I’m a huge fan, and supporter, of indie and small press authors. I’ve been my own boss for decades, so I’ve grown accustomed to a high level of control in my work. My name is associated with every project I take on, so I strive to deliver quality. I maintain the same philosophy with my written work. I am willing to do whatever it takes to provide my readers with the best novels I can possibly deliver. My goal is to inform, and entertain, simultaneously. Having complete control over all that goes into my books allows me to achieve this end.

Word has it you have traveled to many exciting places in the world. How has travel enriched your life and your writing? Can you tell us about some of your favorite places?

In Memory of Greed takes the reader on a journey through a large swath of the Emerald Isle, as well as some exotic spots inside Kenya. I have traveled to, and spent time within, every location that my characters encounter in the novel. The journals I’ve written while touring abroad have allowed me to capture the true essence of these areas, and share them with my readers. By incorporating my personal experiences in my work, I believe the stories take on a more vivid aspect, due to the firsthand accounts of what an individual may experience in these breathtaking locations. The best part—it gives me a great reason to travel to many other areas of the globe, in search of fodder for future works.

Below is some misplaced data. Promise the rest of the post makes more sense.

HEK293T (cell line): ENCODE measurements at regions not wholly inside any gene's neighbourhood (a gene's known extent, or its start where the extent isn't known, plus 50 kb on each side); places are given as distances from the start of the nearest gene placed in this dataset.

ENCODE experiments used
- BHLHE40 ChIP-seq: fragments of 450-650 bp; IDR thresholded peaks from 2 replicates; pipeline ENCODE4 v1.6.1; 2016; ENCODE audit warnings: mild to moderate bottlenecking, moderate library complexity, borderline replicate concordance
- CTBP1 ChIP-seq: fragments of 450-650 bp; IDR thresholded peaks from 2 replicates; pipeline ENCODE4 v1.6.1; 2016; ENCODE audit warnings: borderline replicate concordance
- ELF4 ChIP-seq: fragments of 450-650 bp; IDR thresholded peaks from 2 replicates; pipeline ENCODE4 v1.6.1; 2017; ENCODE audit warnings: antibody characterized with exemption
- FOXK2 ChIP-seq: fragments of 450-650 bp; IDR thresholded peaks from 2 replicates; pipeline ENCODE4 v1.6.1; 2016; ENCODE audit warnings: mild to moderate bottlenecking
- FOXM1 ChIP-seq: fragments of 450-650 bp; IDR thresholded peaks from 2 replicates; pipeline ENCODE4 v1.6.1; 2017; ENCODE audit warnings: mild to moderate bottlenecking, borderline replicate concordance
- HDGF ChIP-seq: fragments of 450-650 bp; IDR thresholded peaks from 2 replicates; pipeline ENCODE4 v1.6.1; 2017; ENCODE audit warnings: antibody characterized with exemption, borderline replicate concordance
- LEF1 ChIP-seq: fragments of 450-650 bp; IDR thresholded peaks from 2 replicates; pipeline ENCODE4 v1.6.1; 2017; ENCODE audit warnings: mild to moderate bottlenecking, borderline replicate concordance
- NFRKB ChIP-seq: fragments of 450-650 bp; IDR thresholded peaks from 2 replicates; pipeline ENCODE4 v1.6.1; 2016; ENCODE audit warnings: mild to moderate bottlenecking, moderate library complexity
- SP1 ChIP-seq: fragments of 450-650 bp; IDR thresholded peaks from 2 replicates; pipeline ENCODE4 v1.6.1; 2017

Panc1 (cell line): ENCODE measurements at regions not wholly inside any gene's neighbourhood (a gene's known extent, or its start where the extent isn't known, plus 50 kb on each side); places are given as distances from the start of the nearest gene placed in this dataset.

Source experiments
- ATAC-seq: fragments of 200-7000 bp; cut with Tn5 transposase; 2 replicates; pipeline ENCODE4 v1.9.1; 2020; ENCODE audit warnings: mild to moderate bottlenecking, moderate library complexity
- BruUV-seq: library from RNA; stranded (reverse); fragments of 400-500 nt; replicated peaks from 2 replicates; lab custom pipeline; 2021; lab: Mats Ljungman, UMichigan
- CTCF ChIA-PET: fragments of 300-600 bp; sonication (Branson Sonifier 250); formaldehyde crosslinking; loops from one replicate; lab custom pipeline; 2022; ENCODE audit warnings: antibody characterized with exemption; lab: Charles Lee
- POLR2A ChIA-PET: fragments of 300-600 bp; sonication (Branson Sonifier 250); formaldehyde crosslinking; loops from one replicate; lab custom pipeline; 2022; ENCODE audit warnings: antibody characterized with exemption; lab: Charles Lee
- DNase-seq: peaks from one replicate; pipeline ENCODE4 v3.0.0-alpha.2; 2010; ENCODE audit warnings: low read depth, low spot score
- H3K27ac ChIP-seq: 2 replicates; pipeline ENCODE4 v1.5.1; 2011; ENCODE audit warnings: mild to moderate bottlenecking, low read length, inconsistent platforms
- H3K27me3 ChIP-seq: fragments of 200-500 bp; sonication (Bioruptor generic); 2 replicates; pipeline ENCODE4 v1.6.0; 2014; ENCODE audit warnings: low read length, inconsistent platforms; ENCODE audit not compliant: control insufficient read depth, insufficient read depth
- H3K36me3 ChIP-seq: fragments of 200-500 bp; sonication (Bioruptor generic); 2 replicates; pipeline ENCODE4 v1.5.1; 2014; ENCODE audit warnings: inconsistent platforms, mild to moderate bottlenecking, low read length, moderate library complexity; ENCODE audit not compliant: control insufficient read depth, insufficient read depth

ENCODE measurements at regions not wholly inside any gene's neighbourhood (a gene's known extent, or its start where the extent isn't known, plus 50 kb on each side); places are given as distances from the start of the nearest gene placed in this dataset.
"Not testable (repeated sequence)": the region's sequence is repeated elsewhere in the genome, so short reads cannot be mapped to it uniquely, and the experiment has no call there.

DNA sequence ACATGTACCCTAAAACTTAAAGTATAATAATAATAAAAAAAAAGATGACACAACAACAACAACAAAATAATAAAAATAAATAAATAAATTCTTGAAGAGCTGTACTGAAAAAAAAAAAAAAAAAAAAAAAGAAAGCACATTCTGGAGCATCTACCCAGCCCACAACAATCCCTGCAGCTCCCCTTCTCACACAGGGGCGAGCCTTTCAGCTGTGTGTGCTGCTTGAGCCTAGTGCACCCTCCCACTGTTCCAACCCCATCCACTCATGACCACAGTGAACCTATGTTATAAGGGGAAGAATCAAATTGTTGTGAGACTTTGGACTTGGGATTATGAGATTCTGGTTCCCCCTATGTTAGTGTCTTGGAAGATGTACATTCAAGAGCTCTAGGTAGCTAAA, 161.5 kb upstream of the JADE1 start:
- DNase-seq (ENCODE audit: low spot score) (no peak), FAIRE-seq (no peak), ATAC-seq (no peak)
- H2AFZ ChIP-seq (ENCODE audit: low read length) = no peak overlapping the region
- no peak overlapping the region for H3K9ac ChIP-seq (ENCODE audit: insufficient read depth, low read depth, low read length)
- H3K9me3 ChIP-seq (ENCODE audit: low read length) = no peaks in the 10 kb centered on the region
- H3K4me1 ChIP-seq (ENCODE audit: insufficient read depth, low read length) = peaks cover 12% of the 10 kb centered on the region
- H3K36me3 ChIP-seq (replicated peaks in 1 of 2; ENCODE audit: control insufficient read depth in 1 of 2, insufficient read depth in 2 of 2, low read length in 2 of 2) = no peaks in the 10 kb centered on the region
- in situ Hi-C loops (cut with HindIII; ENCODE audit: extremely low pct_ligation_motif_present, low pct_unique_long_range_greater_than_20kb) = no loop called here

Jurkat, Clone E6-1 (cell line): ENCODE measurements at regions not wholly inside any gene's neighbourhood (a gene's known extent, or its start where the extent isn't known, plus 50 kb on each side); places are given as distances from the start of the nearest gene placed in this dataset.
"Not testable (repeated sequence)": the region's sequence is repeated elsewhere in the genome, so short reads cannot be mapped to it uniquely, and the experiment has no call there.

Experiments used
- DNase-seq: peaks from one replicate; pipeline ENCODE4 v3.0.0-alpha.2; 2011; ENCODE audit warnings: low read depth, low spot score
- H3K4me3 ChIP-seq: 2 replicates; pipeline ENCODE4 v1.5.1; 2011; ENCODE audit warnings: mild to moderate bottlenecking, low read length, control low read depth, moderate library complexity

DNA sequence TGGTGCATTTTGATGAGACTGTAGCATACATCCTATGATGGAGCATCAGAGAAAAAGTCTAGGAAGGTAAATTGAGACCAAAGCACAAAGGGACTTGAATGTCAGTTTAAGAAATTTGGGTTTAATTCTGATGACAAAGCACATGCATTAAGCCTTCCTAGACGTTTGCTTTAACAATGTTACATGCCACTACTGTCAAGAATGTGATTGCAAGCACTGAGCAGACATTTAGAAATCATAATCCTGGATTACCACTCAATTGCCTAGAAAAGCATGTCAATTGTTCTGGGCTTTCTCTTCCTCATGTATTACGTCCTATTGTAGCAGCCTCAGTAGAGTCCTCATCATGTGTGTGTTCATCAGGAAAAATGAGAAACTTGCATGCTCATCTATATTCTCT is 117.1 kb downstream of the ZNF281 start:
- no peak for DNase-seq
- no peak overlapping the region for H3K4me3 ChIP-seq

If you could have a dinner party and invite your favorite fictional characters, who might we see seated around the table?

I think it would be great fun to have some spies over for cocktails and hors d’oeuvres. Jason Bourne, James Bond, and a few other heavy hitters of the espionage world would undoubtedly provide many hours of entertainment.

I’ve been forever called picky, but I maintain that we’re all picky creatures. What are you picky about?

I’m picky about clutter. I don’t do well within surroundings that have objects scattered everywhere, or junk piled up so high that you can’t pass without creating an avalanche. When my surroundings are neat and tidy, my brain functions much better, Cluttered surroundings, cluttered mind.

What do you know now that you wish you knew five years ago?

I’m happy to report that there is nothing that comes to mind.

What do you hope to know in five years that you don’t know now?